There was no need for him to have told me that he was an epicure in tea; the manner in which he made it would have betrayed that to anybody. He put in nearly treble the quantity which would generally be considered sufficient for two persons; and almost immediately after he had filled the tea-pot with boiling water, began to pour from it into the cups—thus preserving all the aroma and delicacy of flavour in the herb, without the alloy of any of the coarser part of its strength. When we had finished our first cups, there was no pouring of dregs into a basin, or of fresh water on the leaves. A middle-aged female servant, neat and quiet, came up and took away the tray, bringing it to us again with the tea-pot and tea-cups clean and empty, to receive a fresh infusion from fresh leaves.

The Woman in White, by Wilkie Collins



I turned instinctively to the walk beneath my study-window, where I had seen her the evening before with her little dog, and followed the path which her dear feet had trodden so often, till I came to the wicket gate that led into her rose garden. The winter bareness spread drearily over it now. The flowers that she had taught me to distinguish by their names, the flowers that I had taught her to paint from, were gone, and the tiny white paths that led between the beds were damp and green already. I went on to the avenue of trees, where we had breathed together the warm fragrance of August evenings, where we had admired together the myriad combinations of shade and sunlight that dappled the ground at our feet. The leaves fell about me from the groaning branches, and the earthy decay in the atmosphere chilled me to the bones. A little farther on, and I was out of the grounds, and following the lane that wound gently upward to the nearest hills. The old felled tree by the wayside, on which we had sat to rest, was sodden with rain, and the tuft of ferns and grasses which I had drawn for her, nestling under the rough stone wall in front of us, had turned to a pool of water, stagnating round an island of draggled weeds. I gained the summit of the hill, and looked at the view which we had so often admired in the happier time. It was cold and barren—it was no longer the view that I remembered.

I reached the moor—I stood again on the brow of the hill—I looked on along the path—and there were the familiar garden trees in the distance, the clear sweeping semicircle of the drive, the high white walls of Limmeridge House. The chances and changes, the wanderings and dangers of months and months past, all shrank and shrivelled to nothing in my mind. It was like yesterday since my feet had last trodden the fragrant heathy ground. I thought I should see her coming to meet me, with her little straw hat shading her face, her simple dress fluttering in the air, and her well-filled sketch-book ready in her hand.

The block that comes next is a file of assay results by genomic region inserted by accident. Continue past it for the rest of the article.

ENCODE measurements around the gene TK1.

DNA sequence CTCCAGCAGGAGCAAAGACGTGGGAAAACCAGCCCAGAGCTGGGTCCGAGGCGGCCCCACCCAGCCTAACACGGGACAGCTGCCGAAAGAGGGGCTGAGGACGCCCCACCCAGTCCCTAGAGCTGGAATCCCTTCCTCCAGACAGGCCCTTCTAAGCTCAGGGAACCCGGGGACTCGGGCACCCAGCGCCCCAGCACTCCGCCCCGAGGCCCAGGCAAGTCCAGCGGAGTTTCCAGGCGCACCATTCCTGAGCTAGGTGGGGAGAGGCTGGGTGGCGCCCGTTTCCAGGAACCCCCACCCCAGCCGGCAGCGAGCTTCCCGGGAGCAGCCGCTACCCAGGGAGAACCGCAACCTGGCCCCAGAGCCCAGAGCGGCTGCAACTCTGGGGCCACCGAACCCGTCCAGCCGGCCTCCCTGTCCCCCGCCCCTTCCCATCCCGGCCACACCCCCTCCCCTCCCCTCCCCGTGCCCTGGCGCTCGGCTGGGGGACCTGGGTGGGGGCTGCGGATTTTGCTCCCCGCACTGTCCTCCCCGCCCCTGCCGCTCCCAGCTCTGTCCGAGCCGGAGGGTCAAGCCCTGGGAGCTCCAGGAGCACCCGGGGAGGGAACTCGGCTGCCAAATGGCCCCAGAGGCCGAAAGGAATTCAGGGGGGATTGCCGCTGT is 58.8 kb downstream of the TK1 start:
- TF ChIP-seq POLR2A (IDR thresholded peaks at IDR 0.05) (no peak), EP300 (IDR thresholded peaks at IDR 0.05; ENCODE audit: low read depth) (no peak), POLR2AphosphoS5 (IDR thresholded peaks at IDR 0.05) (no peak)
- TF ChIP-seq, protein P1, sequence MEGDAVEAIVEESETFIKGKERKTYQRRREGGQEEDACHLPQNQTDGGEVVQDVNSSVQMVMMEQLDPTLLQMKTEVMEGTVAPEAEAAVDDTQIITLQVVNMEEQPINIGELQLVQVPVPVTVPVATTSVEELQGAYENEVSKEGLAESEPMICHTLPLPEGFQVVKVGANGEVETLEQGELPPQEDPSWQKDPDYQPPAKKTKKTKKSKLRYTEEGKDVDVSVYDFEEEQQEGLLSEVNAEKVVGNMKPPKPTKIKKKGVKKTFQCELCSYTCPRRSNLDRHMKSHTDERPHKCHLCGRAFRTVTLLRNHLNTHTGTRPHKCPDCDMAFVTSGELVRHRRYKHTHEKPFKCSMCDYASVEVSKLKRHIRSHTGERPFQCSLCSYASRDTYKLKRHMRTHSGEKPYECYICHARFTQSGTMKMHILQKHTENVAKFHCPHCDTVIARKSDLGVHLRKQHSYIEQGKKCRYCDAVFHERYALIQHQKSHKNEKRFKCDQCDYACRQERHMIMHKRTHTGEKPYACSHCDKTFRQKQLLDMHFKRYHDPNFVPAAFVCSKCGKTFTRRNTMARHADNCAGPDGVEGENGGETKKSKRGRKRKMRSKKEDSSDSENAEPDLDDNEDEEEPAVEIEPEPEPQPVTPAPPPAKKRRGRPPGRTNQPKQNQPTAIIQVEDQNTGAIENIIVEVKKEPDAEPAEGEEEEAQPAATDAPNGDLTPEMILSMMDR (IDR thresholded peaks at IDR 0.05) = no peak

I placed myself sideways against the railing of the verandah—first ascertaining, by touching them, the position of the flower-pots on either side of me. There was room enough for me to sit between them and no more. The sweet-scented leaves of the flower on my left hand just brushed my cheek as I lightly rested my head against the railing.

I opened the proceedings by publicly appealing to Mr. Fairlie to say whether I appeared there with his authority and under his express sanction. He extended an arm, on either side, to Mr. Kyrle and to his valet—was by them assisted to stand on his legs, and then expressed himself in these terms: "Allow me to present Mr. Hartright. I am as great an invalid as ever, and he is so very obliging as to speak for me. The subject is dreadfully embarrassing. Please hear him, and don't make a noise!" With those words he slowly sank back again into the chair, and took refuge in his scented pocket-handkerchief.

The drawing-room, to which we had now withdrawn for the rest of the evening, was on the ground-floor, and was of the same shape and size as the breakfast-room. Large glass doors at the lower end opened on to a terrace, beautifully ornamented along its whole length with a profusion of flowers. The soft, hazy twilight was just shading leaf and blossom alike into harmony with its own sober hues as we entered the room, and the sweet evening scent of the flowers met us with its fragrant welcome through the open glass doors. Good Mrs. Vesey (always the first of the party to sit down) took possession of an arm-chair in a corner, and dozed off comfortably to sleep. At my request Miss Fairlie placed herself at the piano. As I followed her to a seat near the instrument, I saw Miss Halcombe retire into a recess of one of the side windows, to proceed with the search through her mother's letters by the last quiet rays of the evening light.